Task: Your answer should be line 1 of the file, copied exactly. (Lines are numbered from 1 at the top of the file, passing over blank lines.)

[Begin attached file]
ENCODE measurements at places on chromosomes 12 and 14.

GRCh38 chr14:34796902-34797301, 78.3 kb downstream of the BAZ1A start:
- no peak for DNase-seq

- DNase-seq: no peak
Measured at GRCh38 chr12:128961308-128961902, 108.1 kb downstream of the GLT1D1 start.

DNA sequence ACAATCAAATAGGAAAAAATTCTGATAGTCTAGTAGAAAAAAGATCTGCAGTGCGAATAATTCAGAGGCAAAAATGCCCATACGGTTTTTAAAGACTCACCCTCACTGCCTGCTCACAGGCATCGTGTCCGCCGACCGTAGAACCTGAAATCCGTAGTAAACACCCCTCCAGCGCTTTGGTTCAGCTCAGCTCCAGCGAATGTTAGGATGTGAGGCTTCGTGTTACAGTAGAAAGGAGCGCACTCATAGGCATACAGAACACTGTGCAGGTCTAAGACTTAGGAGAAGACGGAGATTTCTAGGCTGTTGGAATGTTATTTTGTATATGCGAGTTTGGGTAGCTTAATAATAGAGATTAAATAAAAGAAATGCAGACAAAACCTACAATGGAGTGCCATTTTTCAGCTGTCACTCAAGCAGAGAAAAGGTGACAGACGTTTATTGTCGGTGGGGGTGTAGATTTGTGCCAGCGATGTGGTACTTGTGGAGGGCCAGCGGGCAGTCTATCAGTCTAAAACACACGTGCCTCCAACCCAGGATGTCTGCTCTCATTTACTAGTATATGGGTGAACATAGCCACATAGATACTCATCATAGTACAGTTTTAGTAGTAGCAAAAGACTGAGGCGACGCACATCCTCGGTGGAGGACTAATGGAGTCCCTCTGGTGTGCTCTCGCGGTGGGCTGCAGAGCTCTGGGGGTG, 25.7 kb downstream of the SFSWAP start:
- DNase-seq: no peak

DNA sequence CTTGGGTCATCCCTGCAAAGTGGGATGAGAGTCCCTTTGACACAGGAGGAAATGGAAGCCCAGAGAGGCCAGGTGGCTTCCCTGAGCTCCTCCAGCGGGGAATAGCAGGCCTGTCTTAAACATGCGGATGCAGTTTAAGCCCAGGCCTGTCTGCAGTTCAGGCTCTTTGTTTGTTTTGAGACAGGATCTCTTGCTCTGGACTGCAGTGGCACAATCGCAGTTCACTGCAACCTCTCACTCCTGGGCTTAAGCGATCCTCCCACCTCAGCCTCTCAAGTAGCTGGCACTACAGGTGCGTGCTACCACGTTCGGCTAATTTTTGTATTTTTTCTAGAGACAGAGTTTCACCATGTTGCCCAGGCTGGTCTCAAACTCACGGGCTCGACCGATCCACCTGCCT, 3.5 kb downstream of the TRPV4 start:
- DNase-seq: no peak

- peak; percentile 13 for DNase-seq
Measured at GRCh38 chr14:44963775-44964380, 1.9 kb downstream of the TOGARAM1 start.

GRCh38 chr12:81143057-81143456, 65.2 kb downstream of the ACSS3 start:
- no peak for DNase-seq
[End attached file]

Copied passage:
ENCODE measurements at places on chromosomes 12 and 14.